Golf’s reintroduction to the Summer Olympics came with mixed responses from the get-go. Over the last several weeks, those conversations have only heated up as more players removed themselves from Olympic contention.
Adam Scott, the former World No. 1, said that he would not play for Australia in Rio de Janeiro. Then South Africans Louis Oosthuizen and Charl Schwartzel joined the group that won’t compete for Olympic glory. With Fiji’s Vijay Singh, a total of four major champions have now withdrawn from consideration.
Gary Player, countrymen to Oosthuizen and Schwartzel, has been the most prominent critic.
“I am sad and disappointed that several top players have withdrawn from the Olympic Games in Rio,” Player said in a statement he posted on twitter. “Players withdrawing hurt the game of golf.”
My thoughts on players withdrawing from the Olympic Games… pic.twitter.com/nI5S5k5unq
— Gary Player (@garyplayer) April 25, 2016
Player’s displeasure strikes a deeper chord in his home country. Forget golf, from 1964 to 1988, South Africa was barred from competing in the Olympics due to Apartheid. For a competition that prides itself on being apolitical, regardless of how one feels about that tagline, that’s a severe punishment.
Player couldn’t have played even if golf was included in the Summer Games during his prime. At the same time, hundreds of South African athletes were denied the chance to participate in the world’s greatest athletic event.
Now, a couple of golfers are saying no thanks on their own accord.
So in a sense, there’s an emotional undertone to Oosthuizen and Schwartzel’s decision. Scott and Singh? Well, they’re just being practical and others will surely join them. The golf season is grueling as is. Let’s say you’re a top European or American player. The end of your year would look something like this: British Open, WGC-Bridgestone, PGA Championship, Summer Olympics, FedEx Cup Playoffs, Ryder Cup.
The Olympics as a whole might surpass the other events in prestige, but not in golf. This isn’t swimming, track and field, beach volleyball or gymnastics, all of which consider a gold medal the pinnacle of their respective sport.
And it’s not just golf in Brazil, which in itself is a daunting proposition. It’s the full Olympic experience. Players aren’t just going to head to the course and back to the village each day. They’ll mingle with other athletes and take in all of the events.
That’s a great opportunity. It’s also draining.
We haven’t even mentioned the shakiness of the Brazilian government (just take a look at the fallout of the 2014 FIFA World Cup) or the real threat of the Zika virus. Rio has been an outright mess at every turn. That won’t change in four months.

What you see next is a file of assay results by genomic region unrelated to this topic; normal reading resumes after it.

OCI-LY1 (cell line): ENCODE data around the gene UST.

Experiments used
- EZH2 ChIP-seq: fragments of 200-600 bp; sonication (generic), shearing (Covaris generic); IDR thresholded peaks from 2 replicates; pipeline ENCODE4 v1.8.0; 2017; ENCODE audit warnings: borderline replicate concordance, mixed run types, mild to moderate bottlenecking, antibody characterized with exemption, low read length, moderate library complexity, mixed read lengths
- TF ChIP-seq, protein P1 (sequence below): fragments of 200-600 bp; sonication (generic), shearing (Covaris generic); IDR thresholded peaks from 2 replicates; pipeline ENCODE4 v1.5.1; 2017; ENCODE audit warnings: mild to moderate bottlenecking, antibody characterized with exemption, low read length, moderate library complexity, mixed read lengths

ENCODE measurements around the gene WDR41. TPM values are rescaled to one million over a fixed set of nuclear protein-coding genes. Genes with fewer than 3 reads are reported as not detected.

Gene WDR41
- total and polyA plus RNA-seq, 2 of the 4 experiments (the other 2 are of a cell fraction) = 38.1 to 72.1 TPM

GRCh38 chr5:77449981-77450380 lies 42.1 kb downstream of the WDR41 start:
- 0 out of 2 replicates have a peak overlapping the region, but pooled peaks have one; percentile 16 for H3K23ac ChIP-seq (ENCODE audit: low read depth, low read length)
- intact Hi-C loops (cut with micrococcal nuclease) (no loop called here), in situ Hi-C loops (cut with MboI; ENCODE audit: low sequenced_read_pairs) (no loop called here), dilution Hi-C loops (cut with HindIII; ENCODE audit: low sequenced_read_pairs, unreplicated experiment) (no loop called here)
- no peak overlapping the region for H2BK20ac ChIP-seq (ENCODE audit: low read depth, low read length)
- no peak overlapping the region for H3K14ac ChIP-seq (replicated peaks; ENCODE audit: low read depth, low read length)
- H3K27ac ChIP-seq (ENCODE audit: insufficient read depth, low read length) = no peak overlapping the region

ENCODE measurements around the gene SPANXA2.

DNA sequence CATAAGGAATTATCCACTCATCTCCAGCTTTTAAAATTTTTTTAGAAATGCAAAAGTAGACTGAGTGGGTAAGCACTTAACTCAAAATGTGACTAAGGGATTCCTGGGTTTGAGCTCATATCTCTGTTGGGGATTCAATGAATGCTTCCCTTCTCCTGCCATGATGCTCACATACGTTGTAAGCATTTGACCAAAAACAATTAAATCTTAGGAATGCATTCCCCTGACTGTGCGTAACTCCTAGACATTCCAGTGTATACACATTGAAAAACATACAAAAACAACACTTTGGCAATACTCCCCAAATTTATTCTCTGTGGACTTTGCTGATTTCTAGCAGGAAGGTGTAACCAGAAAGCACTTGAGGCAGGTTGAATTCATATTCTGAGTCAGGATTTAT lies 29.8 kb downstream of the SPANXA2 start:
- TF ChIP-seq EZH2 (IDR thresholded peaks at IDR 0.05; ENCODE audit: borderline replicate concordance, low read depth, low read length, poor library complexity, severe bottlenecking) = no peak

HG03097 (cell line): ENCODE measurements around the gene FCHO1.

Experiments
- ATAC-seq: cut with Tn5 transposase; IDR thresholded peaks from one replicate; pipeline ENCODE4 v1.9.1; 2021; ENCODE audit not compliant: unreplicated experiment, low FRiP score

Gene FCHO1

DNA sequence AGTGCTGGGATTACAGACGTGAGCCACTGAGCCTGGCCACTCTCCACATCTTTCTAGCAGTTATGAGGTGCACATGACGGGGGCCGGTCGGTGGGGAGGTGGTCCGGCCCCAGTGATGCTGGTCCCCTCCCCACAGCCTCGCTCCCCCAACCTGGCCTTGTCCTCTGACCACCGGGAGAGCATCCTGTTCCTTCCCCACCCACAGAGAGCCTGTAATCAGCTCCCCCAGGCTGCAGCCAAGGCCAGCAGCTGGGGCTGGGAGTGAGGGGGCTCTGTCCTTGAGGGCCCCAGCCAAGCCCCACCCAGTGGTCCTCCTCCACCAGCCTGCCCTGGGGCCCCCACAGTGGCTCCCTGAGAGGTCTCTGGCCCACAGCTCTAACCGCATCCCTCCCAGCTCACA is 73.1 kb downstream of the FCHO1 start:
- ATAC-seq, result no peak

Let’s accept that golf will remain in the Olympics beyond this year. Forget the setting, it could be Athens this summer and not Rio. Players would still be justified in choosing their professional careers over Olympic aspirations.
Whether or not their withdrawals “hurt the game of golf,” as Player asserts, is up for debate. On one hand, more exposure of stars is always a good thing. And if someone like, say, Kiradech Aphibarnrat wins gold for Thailand it would draw more attention to the world game.
But let’s be honest. Jordan Spieth winning the gold medal would be cool, but it would mean less to the game than if he wins the Open Championship or PGA this summer. Ditto for Rory McIlroy. For them, it’s a neat event and nothing more.
There is a way to take advantage of golf’s place in the Olympics, while simultaneously growing the game.
Make it amateur only.
Think about it. Golf struggles to promote its up-and-comers in the mainstream sports world. Football, basketball, baseball and hockey have drafts and college levels of the game that draw significant attention. Most fans know at least passing information about the top prospects. Take, for example, this week’s NFL Draft. We know the names of the top athletes entering the league before they ever hold a jersey on stage.
In golf, few know who the next kid from Florida is, let alone the one from Southern Spain. The U.S. Amateur is great, as is the Walker Cup. Neither has the Olympic brand, though.
Let amateurs compete for gold medals and you’ll grow the game. Just imagine if Bryson DeChambeau went for gold last summer prior to launching his professional career. Instead, we didn’t hear much about one of the sport’s most intriguing characters until the Masters.
It’s just a thought. There’s still a lot to be said about golf’s place in the Olympics and that will only increase as we draw closer to Rio.